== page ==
Everything is Possible to Will.
Chapter XV. Strong to do Right
Chapter XV. Strong to do Right.
Practising abstinence once more, Wrax busied himself about the completion of the new home with delightful animation. Glad days those, little short of enchantment, from which Zee reaped a full harvest of satisfaction; no need to tell her honey was sweet; wordy love she abhorred; Wrax's every word and deed were eloquent thanks. The pair, in truth, were “nesting” with more than the ardour of early youth; for since Wrax could not bear to be alone, Zee went with him at his request, ever ready to lend a helping hand, taking lunch for both, and book and work to beguile odd moments.
Notwithstanding that bricklayers and carpenters were still rampaging therein, the October following the May in which Zee landed the second time in Auckland found them moving into the new home; and being consecrated by abstinence it possessed in itself a lost yet found sacredness, filling each heart with supreme content, although flint broth alternated with tea-kettle soup in their daily bill-of-fare; such matters Wrax left uncomplainingly to his wife, who was still occupied in wiping off old scores.
Better die than live a debased sot. The sudden change in Wrax's habits—a change wholly right even though death should result—occasioned him a severe attack of his old enemy, rheumatic gout, which confined him to his bed for weeks, and the frightful pain he endured, together with the incessant attention he required, made nursing work most trying. Still Zee grudged no reasonable service. As convalescence progressed the, till now, quite strange sight might be seen —husband and wife strolling together most pleasantly, page 183 calling now on this friend, now on that, by whom they were kindly received, and not a semblance of patronage wounded the sensitiveness of the once prodigal Wrax.
But inwardly noting a growing restlessness and irritability, which told plainer than words that Wrax was nursing the desire for drink, courting an excuse to indulge, Zee asks of herself, tremblingly: How will Christmastide and its hideous drunkenness affect him? The day itself they spent together at a picnic, and Zee was thankful for that much. But ere the year was numbered with the dead, Wrax was his baser self again, and his wife would fain have clung to the clay-cold skirts of the bearded year and have gone with him out into the darkness. What a hansel for the new year! For nearly three months all had been unclouded sunshine; now an impenetrable fog made all things grisly and grey. Again Wrax thrust aside his one true friend for the mocking fiend, which at once lured him astray and derided his gullibility. Even in his path God had dropped a “lily,” but Wrax trampled it to dust.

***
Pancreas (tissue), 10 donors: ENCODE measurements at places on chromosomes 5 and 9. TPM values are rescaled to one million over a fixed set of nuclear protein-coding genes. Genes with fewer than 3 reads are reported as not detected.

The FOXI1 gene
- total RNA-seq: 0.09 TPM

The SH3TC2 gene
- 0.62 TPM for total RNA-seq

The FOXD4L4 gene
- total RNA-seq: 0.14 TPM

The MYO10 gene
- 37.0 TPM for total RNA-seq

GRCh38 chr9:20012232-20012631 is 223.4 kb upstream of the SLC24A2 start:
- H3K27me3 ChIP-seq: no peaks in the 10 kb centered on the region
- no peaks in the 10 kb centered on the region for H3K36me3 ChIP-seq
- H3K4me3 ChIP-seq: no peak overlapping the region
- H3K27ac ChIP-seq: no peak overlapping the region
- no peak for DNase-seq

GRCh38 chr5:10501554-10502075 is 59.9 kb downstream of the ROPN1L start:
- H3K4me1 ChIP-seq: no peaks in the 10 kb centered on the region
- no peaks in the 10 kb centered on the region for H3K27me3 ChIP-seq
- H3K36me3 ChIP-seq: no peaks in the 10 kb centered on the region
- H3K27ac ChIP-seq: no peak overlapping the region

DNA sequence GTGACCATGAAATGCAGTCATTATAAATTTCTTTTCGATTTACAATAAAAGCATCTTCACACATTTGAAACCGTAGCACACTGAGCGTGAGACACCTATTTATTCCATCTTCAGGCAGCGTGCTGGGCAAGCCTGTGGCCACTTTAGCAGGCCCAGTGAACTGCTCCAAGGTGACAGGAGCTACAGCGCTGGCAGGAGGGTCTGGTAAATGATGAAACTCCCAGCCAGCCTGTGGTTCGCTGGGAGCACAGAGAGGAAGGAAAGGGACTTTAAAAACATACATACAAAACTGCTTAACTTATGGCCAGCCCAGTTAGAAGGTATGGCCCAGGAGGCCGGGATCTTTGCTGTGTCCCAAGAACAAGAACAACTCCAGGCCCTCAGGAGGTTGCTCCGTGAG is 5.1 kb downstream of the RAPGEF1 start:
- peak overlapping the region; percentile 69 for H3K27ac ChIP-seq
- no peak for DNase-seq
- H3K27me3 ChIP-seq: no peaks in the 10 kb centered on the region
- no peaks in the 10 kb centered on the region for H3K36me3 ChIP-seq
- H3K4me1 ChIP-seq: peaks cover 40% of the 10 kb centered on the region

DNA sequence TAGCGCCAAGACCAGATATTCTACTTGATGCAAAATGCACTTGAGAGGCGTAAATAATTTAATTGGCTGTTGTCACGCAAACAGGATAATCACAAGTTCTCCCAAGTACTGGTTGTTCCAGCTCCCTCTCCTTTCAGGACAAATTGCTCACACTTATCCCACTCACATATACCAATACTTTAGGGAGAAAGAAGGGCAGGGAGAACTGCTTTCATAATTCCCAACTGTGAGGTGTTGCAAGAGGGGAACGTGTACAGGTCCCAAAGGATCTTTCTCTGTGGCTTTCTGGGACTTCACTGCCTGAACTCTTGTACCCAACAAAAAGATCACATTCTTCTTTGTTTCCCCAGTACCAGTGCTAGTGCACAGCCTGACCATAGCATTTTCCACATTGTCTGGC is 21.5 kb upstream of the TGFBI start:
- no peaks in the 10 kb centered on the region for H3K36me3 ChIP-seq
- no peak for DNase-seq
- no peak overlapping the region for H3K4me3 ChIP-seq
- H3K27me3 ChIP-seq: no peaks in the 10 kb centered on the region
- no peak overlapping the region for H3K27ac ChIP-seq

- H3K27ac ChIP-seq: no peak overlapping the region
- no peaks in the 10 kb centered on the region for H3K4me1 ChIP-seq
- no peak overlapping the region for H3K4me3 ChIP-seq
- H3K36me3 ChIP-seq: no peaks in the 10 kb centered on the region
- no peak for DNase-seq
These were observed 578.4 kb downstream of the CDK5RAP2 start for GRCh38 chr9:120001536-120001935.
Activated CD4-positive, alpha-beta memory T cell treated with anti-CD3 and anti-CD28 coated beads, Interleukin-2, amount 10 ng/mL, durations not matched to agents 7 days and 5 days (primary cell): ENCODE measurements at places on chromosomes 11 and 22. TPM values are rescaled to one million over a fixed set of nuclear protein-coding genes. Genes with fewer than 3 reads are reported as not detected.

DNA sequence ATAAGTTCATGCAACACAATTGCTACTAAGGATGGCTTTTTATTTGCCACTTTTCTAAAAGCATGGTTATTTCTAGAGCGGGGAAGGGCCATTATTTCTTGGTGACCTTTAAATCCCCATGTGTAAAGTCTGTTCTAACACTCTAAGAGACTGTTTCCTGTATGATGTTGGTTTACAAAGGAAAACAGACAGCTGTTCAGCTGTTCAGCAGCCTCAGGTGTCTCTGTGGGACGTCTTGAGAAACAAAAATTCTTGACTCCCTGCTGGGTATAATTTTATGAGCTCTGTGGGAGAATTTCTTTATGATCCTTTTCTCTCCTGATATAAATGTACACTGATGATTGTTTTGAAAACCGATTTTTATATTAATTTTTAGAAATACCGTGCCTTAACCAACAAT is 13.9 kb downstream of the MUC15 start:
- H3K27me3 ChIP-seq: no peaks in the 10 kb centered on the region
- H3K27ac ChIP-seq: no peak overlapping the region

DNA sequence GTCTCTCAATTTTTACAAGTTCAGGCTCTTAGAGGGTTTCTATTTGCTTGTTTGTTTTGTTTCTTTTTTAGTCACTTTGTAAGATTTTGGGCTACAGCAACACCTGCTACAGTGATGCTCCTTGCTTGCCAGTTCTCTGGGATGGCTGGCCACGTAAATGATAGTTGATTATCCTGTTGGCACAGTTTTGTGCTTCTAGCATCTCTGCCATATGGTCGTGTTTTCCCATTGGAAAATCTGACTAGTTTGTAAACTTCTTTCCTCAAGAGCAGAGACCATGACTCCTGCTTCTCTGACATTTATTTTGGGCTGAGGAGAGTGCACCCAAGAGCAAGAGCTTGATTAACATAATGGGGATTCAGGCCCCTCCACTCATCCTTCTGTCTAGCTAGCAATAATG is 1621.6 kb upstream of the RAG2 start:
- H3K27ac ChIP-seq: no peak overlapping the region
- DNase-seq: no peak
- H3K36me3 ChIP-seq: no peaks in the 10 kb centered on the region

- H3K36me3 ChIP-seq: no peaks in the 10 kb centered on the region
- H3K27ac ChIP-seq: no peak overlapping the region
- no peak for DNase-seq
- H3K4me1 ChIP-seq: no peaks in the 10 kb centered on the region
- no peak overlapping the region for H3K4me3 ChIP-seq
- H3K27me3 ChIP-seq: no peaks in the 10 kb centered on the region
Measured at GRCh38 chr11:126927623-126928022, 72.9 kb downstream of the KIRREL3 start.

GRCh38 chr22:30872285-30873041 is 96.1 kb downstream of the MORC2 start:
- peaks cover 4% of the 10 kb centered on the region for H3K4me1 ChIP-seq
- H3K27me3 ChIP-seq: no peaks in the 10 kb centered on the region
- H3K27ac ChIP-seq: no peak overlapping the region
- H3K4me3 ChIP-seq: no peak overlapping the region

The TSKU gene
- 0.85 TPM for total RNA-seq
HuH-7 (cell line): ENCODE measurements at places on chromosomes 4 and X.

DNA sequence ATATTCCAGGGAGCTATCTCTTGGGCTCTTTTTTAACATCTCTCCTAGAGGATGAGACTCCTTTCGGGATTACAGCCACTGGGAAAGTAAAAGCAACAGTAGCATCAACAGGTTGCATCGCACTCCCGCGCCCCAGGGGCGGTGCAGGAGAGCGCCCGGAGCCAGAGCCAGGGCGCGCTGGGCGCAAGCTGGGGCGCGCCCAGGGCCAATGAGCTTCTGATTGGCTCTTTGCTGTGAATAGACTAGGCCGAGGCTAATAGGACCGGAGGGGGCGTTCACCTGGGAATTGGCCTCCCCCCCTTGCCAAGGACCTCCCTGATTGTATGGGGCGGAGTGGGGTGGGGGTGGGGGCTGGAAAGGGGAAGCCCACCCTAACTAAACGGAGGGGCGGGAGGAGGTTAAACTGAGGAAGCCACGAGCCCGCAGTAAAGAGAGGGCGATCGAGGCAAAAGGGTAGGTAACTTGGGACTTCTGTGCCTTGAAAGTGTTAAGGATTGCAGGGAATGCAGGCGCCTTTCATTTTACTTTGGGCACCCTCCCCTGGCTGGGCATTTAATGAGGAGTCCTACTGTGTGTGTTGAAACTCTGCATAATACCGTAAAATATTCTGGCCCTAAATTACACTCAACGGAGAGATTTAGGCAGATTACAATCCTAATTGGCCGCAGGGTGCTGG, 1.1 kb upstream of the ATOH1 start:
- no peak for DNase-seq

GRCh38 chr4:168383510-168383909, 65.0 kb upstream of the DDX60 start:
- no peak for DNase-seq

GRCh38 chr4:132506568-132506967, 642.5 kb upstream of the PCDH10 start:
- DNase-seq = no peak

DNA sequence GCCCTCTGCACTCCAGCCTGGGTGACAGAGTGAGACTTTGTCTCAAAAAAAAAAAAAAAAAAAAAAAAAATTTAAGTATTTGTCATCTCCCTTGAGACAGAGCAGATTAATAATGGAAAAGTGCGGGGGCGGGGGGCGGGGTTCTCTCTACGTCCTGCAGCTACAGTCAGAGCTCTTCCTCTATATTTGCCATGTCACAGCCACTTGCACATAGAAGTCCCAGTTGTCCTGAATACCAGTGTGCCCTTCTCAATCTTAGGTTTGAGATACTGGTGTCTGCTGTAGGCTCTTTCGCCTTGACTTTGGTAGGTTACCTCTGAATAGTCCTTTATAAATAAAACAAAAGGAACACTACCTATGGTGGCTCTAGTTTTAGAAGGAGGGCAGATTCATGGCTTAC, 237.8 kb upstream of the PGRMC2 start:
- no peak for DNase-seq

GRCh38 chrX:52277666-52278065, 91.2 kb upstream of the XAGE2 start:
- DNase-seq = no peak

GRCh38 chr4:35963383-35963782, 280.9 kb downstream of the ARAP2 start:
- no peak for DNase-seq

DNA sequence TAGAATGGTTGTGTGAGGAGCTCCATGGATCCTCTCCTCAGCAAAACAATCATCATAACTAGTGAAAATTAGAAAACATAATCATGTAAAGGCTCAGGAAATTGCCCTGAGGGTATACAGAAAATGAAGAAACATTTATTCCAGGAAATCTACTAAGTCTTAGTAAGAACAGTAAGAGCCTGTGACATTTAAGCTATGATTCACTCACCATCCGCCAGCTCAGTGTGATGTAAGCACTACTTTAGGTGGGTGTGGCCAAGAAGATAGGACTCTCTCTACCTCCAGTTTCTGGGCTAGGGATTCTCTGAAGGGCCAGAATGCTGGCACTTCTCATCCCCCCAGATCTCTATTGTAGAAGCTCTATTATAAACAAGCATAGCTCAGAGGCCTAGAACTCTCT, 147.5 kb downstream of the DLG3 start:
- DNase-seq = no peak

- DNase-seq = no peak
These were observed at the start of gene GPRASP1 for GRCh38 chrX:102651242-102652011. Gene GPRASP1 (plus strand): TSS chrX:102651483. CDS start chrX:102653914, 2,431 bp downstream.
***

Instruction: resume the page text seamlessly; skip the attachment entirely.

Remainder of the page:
O reader! is it necessary to enlarge on the wife's misery—can you not forgive her tears? It was foolish to trust him; but until his head or hers is laid low, “fool” in the matter of trust will be written against Zee's name. He was meanly drinking other people's money, too; he hadn't a penny he could honestly call his own. How base was his conduct! A man is a man if he possess the liberty to do as he likes, no matter to what it may lead; and on the strength of that devil's lie men are “so easily led away” as to have become a byword and a derision to the weaker (?) sex.
Zee had been recently introduced to a lady of education and refinement, who was said to have saved her husband from the drunkard's fate by following him nightly to the one public-house of the village, and sitting with him there until he chose to return home. A right brave thing to do; but few women are equal to such a fiery ordeal, and certainly only a lady could pass through it effectively—a lady in refinement, if not by birth and educatipn. Wrax would have murdered page 184 his wife, probably, had she practised any such coercion on him. Supposing Zee could have found him—a doubt ful supposition at best—and he would have endured her vigilance, think what it would have been to a woman, naturally retiring as Zee then was, to hunt up a man as secret as Wrax, and to sit, an unwelcome guest, in a room reeking of beer and tobacco-fumes, with coarse men, herself the subject of their coarser jokes, as they made her the town-talk—to be sneered at by simpering women, who like to pat men on the back! Why, crossing Niagara on a rope would be child's-play compared to the moral heroism such a course as the above would demand. Ought it to be required of any wife, even if it saved her husband?
If wives and mothers did as that lady did by a concerted plan, they would soon make the midnight debauch unpalatable. But there, the men who fear not God nor regard man, possessing all power, would render futile all such attempts to save them from the awful death in life resulting from vicious habits indulged. Every man even in his sins is equal to all the law requires of him, else where is his responsibility? Desperate diseases demand desperate remedies. If, then, the weakest, however demoralised by drink, is strong enough, as he unquestionably is, to say no, if he will, to the drink, yet of his own free will deliberately turns himself into a pig, provide a public stye for him; he is unfit to be treated as a rational being. Yes, ostracise the drunkard, man and woman; treat them as responsible but irrational beings, but make their return to rationality easy and desirable. That man shall suffer the penalty of his own wrong-doing is stamped on every law of God, and that the innocent suffer with the guilty is to some extent inevitable; it is possible nevertheless greatly to limit such suffering.